In a cultural and political climate that grows increasingly more divisive and nationalistic, the U.N. Sustainable Development Goals (SDGs) stand as a clarion call for decisive and coordinated action for the benefit of global humanity. These far-reaching goals cover everything from the eradication of poverty to climate action to peace and just institutions. If you want to dream big—look no further.

Set in 2015, these 17 broad goals each contain specific targets with indicators to help track progress in achieving them. If you are interested in learning more, the U.N. website is very educational:


The U.N. Sustainable Development Goals
The American Chemical Society—representing the world’s largest society of scientists—recognizes the importance of chemistry in uplifting people’s lives and ensuring the well-being of the planet. In their policy statement on Sustainability and the Chemistry Enterprise, the Society states: “We believe the chemistry enterprise must continue to provide leadership in forging the science and technology that will provide humanity with a sustainable path into the future.”

Using the SDGs as a framework, the ACS is developing a strategic response to this challenge. One of the first priorities is to inspire and enable chemists to see themselves and their work as directly relevant to one, if not many, of the goals. Indeed, there are a myriad of ways that chemistry will necessarily underpin our global efforts in achieving them.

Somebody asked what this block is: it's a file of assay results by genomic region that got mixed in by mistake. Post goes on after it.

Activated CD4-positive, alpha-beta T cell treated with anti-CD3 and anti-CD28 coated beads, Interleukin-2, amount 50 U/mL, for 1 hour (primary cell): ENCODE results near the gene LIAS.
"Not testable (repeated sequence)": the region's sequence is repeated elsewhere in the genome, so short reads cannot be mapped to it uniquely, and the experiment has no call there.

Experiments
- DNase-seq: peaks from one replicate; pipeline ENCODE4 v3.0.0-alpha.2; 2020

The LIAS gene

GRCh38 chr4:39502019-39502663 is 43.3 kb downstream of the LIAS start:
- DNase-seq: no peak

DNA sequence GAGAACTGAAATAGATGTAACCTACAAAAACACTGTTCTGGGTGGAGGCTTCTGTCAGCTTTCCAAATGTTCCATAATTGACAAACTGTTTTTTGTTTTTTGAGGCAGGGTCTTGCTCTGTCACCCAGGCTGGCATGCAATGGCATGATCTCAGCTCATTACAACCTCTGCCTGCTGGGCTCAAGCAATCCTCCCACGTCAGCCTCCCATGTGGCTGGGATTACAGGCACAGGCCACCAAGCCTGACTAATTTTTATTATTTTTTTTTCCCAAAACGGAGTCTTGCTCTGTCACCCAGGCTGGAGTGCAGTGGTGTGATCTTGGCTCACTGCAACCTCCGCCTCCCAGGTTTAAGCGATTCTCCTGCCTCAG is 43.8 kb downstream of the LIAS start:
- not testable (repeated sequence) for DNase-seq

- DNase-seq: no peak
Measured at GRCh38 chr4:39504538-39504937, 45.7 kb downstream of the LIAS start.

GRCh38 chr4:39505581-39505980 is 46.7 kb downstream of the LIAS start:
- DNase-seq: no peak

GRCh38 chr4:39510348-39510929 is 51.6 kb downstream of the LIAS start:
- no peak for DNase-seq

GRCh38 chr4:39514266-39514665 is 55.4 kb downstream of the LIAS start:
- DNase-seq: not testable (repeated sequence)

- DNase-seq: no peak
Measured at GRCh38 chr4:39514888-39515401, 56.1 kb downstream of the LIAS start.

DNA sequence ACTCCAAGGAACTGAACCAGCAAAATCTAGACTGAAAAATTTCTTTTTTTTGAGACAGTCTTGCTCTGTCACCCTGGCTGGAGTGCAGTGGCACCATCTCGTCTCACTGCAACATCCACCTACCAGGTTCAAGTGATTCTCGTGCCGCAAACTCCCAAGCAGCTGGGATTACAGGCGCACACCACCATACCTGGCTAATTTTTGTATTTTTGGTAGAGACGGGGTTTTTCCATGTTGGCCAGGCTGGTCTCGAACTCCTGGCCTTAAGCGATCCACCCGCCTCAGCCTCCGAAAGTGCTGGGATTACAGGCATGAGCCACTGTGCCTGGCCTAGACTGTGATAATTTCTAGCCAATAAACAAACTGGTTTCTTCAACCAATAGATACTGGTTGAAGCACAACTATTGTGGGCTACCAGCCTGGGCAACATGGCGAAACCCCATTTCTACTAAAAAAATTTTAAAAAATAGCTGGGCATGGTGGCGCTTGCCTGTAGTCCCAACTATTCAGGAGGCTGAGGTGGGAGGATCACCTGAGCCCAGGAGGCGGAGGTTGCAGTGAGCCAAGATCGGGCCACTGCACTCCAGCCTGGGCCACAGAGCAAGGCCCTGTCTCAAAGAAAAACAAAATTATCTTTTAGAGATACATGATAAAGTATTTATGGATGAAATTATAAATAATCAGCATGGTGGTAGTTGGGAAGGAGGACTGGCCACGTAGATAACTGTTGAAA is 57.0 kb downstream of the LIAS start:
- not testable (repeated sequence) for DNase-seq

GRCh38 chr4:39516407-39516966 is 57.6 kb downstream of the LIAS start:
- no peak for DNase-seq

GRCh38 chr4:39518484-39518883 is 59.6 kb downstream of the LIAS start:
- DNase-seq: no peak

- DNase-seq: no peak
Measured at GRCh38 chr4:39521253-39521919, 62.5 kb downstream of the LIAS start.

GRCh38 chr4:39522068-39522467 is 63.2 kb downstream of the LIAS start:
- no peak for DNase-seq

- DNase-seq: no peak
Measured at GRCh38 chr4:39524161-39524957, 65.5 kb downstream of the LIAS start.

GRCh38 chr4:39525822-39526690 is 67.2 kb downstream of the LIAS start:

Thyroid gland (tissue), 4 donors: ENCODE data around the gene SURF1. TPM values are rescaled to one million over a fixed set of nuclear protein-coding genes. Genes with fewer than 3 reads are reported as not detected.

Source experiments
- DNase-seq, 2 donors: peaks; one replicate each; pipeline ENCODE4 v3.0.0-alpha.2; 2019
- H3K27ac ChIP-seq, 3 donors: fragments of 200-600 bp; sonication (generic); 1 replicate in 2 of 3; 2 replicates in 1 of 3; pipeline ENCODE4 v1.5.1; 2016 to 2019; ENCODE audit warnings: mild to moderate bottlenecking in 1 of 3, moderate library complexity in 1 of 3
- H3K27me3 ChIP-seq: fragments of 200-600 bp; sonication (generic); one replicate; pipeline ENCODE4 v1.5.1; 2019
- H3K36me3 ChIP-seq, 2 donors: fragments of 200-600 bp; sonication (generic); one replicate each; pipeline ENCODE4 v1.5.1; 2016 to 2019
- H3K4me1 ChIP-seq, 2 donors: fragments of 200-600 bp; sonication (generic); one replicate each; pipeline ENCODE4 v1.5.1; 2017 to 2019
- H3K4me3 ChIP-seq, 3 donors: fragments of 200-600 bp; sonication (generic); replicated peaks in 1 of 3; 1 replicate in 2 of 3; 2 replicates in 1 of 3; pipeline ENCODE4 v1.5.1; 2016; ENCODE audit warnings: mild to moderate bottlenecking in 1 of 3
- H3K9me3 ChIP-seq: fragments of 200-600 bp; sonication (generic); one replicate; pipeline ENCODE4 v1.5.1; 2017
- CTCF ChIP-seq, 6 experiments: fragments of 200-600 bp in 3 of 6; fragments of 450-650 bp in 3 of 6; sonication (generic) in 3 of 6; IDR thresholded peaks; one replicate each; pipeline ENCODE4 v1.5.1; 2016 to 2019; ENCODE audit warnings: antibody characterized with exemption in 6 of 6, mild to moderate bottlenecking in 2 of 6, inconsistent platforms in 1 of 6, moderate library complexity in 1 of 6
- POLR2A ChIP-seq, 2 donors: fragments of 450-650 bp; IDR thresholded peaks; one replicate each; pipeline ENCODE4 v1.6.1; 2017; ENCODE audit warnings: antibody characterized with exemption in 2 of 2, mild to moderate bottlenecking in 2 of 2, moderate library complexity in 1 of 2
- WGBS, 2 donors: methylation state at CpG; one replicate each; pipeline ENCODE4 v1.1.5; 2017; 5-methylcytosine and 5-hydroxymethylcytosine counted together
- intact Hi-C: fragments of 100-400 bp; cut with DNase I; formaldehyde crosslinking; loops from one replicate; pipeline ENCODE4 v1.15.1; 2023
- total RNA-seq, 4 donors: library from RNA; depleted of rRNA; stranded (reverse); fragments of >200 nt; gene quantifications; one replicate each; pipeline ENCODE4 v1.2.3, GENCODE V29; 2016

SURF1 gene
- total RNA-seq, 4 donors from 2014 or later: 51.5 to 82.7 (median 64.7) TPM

For example, we cannot truly meet goal #2, End hunger, achieve food security and improved nutrition and promote sustainable agriculture, without closing the loop on soil fertility by finding a way to produce ammonia (NH3) sustainably (which requires a sustainable energy source to produce hydrogen), and by recovering and recycling phosphorus from waste streams. This will require significant development in the fields of catalysis and low-energy, high-efficiency separations respectively. In just this one goal, a revolution in agricultural science and subsequent impact on global infrastructure is required.